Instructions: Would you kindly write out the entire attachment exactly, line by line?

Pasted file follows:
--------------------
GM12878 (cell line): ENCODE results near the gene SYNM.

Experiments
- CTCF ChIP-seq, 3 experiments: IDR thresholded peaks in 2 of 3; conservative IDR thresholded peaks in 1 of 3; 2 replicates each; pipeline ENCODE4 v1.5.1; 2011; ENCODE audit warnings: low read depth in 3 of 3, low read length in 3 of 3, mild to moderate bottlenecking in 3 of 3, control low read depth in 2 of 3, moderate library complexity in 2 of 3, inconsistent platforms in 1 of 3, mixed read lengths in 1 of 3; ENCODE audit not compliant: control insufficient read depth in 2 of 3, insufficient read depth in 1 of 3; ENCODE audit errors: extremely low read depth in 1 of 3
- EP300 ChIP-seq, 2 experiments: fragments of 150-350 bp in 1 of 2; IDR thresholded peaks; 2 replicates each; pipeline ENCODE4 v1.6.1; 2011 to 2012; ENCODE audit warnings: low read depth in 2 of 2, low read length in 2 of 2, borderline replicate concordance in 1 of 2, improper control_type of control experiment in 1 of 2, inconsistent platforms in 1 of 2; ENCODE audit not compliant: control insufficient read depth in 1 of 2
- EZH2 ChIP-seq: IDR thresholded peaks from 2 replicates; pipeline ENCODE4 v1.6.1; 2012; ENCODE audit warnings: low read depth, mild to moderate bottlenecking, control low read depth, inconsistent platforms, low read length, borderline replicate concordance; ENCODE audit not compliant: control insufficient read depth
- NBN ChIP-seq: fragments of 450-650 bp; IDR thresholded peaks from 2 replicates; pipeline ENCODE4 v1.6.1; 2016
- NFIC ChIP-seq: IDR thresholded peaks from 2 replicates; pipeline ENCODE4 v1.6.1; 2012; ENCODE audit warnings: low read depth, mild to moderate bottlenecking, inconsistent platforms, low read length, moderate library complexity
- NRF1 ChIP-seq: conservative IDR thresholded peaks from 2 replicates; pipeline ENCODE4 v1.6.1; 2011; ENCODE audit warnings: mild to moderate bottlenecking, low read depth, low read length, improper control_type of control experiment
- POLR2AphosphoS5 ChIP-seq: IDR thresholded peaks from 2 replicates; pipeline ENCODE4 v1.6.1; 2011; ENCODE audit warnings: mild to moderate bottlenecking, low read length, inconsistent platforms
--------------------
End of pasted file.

GM12878 (cell line): ENCODE results near the gene SYNM.

Experiments
- CTCF ChIP-seq, 3 experiments: IDR thresholded peaks in 2 of 3; conservative IDR thresholded peaks in 1 of 3; 2 replicates each; pipeline ENCODE4 v1.5.1; 2011; ENCODE audit warnings: low read depth in 3 of 3, low read length in 3 of 3, mild to moderate bottlenecking in 3 of 3, control low read depth in 2 of 3, moderate library complexity in 2 of 3, inconsistent platforms in 1 of 3, mixed read lengths in 1 of 3; ENCODE audit not compliant: control insufficient read depth in 2 of 3, insufficient read depth in 1 of 3; ENCODE audit errors: extremely low read depth in 1 of 3
- EP300 ChIP-seq, 2 experiments: fragments of 150-350 bp in 1 of 2; IDR thresholded peaks; 2 replicates each; pipeline ENCODE4 v1.6.1; 2011 to 2012; ENCODE audit warnings: low read depth in 2 of 2, low read length in 2 of 2, borderline replicate concordance in 1 of 2, improper control_type of control experiment in 1 of 2, inconsistent platforms in 1 of 2; ENCODE audit not compliant: control insufficient read depth in 1 of 2
- EZH2 ChIP-seq: IDR thresholded peaks from 2 replicates; pipeline ENCODE4 v1.6.1; 2012; ENCODE audit warnings: low read depth, mild to moderate bottlenecking, control low read depth, inconsistent platforms, low read length, borderline replicate concordance; ENCODE audit not compliant: control insufficient read depth
- NBN ChIP-seq: fragments of 450-650 bp; IDR thresholded peaks from 2 replicates; pipeline ENCODE4 v1.6.1; 2016
- NFIC ChIP-seq: IDR thresholded peaks from 2 replicates; pipeline ENCODE4 v1.6.1; 2012; ENCODE audit warnings: low read depth, mild to moderate bottlenecking, inconsistent platforms, low read length, moderate library complexity
- NRF1 ChIP-seq: conservative IDR thresholded peaks from 2 replicates; pipeline ENCODE4 v1.6.1; 2011; ENCODE audit warnings: mild to moderate bottlenecking, low read depth, low read length, improper control_type of control experiment
- POLR2AphosphoS5 ChIP-seq: IDR thresholded peaks from 2 replicates; pipeline ENCODE4 v1.6.1; 2011; ENCODE audit warnings: mild to moderate bottlenecking, low read length, inconsistent platforms